Aragon High School - El Tesoro Yearbook (San Mateo, CA)

 - Class of 1987

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Aragon High School - El Tesoro Yearbook (San Mateo, CA) online yearbook collection, 1987 Edition, Cover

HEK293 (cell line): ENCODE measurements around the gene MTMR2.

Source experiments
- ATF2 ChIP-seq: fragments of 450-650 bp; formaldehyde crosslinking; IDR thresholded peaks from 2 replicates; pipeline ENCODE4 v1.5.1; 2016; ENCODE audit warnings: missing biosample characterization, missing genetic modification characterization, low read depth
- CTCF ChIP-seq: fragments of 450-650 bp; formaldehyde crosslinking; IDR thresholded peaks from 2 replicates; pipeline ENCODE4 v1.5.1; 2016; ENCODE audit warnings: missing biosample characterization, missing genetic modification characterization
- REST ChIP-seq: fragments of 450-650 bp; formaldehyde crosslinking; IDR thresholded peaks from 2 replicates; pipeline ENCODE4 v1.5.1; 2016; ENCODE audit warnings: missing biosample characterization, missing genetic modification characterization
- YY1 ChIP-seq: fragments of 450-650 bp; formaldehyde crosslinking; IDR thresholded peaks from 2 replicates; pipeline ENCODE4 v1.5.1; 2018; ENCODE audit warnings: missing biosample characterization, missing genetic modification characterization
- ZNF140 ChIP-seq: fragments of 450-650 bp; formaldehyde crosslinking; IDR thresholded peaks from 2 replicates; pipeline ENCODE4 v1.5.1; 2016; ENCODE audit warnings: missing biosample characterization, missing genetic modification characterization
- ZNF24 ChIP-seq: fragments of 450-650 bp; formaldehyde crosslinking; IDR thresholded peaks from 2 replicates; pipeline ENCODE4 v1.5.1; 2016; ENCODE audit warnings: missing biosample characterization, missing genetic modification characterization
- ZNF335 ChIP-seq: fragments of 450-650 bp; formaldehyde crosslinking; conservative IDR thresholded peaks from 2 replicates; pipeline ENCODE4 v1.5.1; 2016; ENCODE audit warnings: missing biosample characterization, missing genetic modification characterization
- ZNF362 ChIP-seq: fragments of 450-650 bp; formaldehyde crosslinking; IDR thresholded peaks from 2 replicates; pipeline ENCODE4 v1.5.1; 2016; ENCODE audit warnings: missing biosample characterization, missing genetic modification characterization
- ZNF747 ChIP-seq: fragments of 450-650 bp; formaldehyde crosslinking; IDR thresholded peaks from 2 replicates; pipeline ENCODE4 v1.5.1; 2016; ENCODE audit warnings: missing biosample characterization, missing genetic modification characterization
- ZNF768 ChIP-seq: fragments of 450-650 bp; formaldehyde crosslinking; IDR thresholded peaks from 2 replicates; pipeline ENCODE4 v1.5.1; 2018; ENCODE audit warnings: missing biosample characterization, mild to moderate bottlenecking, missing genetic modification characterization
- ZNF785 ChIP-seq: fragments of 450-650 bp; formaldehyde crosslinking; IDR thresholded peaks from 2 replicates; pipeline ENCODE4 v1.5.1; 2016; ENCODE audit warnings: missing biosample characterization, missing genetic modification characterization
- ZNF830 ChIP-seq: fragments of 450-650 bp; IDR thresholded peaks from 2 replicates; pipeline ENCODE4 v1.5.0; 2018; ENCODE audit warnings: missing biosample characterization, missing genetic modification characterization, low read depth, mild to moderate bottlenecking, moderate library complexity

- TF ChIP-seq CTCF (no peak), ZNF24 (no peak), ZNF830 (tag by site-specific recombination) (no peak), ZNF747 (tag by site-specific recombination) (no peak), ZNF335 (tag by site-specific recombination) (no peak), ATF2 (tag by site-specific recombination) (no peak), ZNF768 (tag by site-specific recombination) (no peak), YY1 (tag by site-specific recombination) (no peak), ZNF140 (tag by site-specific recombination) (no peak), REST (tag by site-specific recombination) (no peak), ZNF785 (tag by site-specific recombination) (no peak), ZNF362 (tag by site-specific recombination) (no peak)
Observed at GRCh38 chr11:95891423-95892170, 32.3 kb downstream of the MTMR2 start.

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Text from Pages 1 - 326 of the 1987 volume: